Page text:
The Tinkoff-Saxo team hopes that the leading teams, Grand Tour organisers and the UCI can meet up in Paris next week to further discuss the proposed Grand Tour triple challenge and perhaps lay out a road map that will see the biggest names in the sport go head to head in three Grand Tours each season.
Last week, team owner Oleg Tinkov told Cyclingnews he was ready to offer a €1 million incentive, funded by his Tinkoff Bank, if Alberto Contador (Tinkoff-Saxo), Chris Froome (Team Sky), Nairo Quintana (Movistar) and Vincenzo Nibali (Astana) agree to ride the Giro d'Italia, Tour de France and Vuelta a España in 2015.
The provocative idea sparked huge debate and reaction. Nibali tweeted that he was against the idea, suggesting that Tinkov should spend his million on a Under 23 development team. However both Movistar team manager Eusebio Unzué and Team Sky manager Dave Brailsford seemed open to discussing the idea, realising that having the biggest riders in the sport competing head to head could make professional cycling more interesting for the fans and more appetizing to sponsors, the media and broadcasters.
Tinkoff-Saxo CEO Stefano Feltrin - who first came up with the idea during the summer - revealed to Cyclingnews that he talked to rival teams during the Vuelta a España about the idea and in July he had already met with Yann Le Moenner, the managing director ASO, the organiser of the Tour and Vuelta.
Feltrin now wants to involve the UCI as part of the ongoing restructuring of professional cycling due to come into force in 2017. He understands that the biggest problem is ensuring that it is physiologically possible for riders to race three Grand Tours in the same season. Feltrin is open to perhaps reducing the length of Grand Tours to below 3000km, down from the current average of 3500km. Shorter stages and innovative stages such as criteriums would give riders more time to recover during each Grand Tour and so perhaps remove the need to cut some of the Grand Tours to less than three weeks.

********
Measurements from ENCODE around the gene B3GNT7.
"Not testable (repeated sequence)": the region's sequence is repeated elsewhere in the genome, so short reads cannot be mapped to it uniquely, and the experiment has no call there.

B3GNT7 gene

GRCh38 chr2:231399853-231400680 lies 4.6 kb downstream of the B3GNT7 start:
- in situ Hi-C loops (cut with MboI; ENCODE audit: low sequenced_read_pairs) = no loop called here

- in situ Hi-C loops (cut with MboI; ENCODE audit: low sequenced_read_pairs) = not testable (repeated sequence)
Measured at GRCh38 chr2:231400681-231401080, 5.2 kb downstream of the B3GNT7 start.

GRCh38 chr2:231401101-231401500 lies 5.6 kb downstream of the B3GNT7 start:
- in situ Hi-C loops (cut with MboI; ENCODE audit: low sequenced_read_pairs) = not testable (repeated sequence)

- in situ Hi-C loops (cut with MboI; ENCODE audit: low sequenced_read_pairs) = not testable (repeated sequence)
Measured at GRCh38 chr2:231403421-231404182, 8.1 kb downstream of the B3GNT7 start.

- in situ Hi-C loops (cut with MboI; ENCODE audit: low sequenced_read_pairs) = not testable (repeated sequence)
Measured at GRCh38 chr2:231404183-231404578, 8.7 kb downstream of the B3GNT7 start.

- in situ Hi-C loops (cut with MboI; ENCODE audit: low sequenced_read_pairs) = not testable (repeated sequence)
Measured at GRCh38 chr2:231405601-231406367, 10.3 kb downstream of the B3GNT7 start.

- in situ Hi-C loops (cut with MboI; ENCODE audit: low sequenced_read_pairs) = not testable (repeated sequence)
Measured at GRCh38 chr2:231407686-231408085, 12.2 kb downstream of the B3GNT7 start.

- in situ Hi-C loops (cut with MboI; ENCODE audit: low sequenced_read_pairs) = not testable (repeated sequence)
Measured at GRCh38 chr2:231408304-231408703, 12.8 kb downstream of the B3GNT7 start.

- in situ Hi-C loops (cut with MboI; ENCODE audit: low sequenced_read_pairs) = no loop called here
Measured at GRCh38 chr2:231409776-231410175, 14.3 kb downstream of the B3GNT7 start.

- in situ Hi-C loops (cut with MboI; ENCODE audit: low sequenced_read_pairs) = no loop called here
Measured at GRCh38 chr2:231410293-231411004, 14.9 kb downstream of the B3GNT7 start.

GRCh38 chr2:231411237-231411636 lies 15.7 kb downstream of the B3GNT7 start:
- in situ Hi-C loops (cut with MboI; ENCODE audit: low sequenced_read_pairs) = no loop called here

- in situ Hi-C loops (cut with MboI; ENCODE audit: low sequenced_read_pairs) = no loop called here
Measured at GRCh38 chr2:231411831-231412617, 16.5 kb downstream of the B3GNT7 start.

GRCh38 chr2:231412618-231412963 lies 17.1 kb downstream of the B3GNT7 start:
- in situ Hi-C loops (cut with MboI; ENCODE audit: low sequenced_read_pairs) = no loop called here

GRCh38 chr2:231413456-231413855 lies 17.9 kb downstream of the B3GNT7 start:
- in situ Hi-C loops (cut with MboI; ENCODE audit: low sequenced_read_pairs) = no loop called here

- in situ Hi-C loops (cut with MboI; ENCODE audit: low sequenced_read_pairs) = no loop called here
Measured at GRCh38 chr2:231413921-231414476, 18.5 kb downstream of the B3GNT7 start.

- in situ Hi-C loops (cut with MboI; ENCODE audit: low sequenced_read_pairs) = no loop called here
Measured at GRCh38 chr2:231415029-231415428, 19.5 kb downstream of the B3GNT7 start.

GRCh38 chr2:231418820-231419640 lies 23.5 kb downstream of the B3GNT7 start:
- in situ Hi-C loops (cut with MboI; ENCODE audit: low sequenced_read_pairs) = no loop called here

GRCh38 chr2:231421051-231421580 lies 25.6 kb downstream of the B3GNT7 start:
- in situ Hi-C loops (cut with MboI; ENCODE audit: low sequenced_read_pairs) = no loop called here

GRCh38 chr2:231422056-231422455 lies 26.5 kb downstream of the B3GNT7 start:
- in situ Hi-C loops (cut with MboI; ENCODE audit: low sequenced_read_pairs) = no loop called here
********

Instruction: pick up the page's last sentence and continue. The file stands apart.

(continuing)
“This isn’t a joke or a publicity stunt. We are very serious about it and we feel it is a proposal that will help cycling move forward,” Feltrin said in a statement on the Tinkoff-Saxo website.
“We first approached the other teams during the recent Vuelta and we are encouraged by the recent positive reaction to our idea. We look forward to further discussing it with the key stakeholders.”
Feltrin told Cyclingnews: “We could meet up after the Tour de France presentation in Paris next week and talk about it. I think it could be good to start on a road map that would to lead making it happen. Perhaps at first we could start with riders committing to two Grand Tours in 2015 and move forward from there.
“More and more people are realizing that professional cycling has to evolve and change if it is to to grow and generate more income for everyone involved. Even ASO has understood this. If we want the sport to grow, we should all be innovative and creative, not conservative. There's no harm in coming up with new ideas and initiatives and talking about them together.”